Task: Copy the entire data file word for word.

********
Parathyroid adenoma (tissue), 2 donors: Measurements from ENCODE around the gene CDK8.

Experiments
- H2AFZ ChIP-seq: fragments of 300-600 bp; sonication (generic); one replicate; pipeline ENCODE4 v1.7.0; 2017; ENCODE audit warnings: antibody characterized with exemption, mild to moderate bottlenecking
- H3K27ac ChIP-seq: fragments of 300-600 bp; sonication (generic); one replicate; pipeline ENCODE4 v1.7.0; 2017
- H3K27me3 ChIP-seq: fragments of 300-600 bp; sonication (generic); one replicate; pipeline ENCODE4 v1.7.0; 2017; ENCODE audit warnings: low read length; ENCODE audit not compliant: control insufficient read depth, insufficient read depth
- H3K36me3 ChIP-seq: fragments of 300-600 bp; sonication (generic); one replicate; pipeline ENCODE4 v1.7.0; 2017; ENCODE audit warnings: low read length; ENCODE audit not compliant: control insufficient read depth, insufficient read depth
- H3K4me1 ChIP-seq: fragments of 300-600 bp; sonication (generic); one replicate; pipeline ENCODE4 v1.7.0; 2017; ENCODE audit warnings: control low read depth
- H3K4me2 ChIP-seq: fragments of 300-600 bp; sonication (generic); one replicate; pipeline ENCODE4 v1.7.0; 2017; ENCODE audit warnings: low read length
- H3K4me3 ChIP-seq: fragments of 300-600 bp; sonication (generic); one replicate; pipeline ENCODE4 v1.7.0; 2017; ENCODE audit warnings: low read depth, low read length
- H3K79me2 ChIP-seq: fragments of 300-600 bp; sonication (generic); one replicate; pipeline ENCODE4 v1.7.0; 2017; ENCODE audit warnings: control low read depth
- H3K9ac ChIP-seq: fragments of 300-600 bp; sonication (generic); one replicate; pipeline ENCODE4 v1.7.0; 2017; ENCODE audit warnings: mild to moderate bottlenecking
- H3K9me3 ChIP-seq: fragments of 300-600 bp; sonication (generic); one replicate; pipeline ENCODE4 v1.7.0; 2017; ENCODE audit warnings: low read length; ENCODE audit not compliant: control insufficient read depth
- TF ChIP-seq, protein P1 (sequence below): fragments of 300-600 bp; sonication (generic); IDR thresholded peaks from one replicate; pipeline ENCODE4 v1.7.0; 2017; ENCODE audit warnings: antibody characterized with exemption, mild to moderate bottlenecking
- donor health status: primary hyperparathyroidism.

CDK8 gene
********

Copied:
Parathyroid adenoma (tissue), 2 donors: Measurements from ENCODE around the gene CDK8.

Experiments
- H2AFZ ChIP-seq: fragments of 300-600 bp; sonication (generic); one replicate; pipeline ENCODE4 v1.7.0; 2017; ENCODE audit warnings: antibody characterized with exemption, mild to moderate bottlenecking
- H3K27ac ChIP-seq: fragments of 300-600 bp; sonication (generic); one replicate; pipeline ENCODE4 v1.7.0; 2017
- H3K27me3 ChIP-seq: fragments of 300-600 bp; sonication (generic); one replicate; pipeline ENCODE4 v1.7.0; 2017; ENCODE audit warnings: low read length; ENCODE audit not compliant: control insufficient read depth, insufficient read depth
- H3K36me3 ChIP-seq: fragments of 300-600 bp; sonication (generic); one replicate; pipeline ENCODE4 v1.7.0; 2017; ENCODE audit warnings: low read length; ENCODE audit not compliant: control insufficient read depth, insufficient read depth
- H3K4me1 ChIP-seq: fragments of 300-600 bp; sonication (generic); one replicate; pipeline ENCODE4 v1.7.0; 2017; ENCODE audit warnings: control low read depth
- H3K4me2 ChIP-seq: fragments of 300-600 bp; sonication (generic); one replicate; pipeline ENCODE4 v1.7.0; 2017; ENCODE audit warnings: low read length
- H3K4me3 ChIP-seq: fragments of 300-600 bp; sonication (generic); one replicate; pipeline ENCODE4 v1.7.0; 2017; ENCODE audit warnings: low read depth, low read length
- H3K79me2 ChIP-seq: fragments of 300-600 bp; sonication (generic); one replicate; pipeline ENCODE4 v1.7.0; 2017; ENCODE audit warnings: control low read depth
- H3K9ac ChIP-seq: fragments of 300-600 bp; sonication (generic); one replicate; pipeline ENCODE4 v1.7.0; 2017; ENCODE audit warnings: mild to moderate bottlenecking
- H3K9me3 ChIP-seq: fragments of 300-600 bp; sonication (generic); one replicate; pipeline ENCODE4 v1.7.0; 2017; ENCODE audit warnings: low read length; ENCODE audit not compliant: control insufficient read depth
- TF ChIP-seq, protein P1 (sequence below): fragments of 300-600 bp; sonication (generic); IDR thresholded peaks from one replicate; pipeline ENCODE4 v1.7.0; 2017; ENCODE audit warnings: antibody characterized with exemption, mild to moderate bottlenecking
- donor health status: primary hyperparathyroidism.

CDK8 gene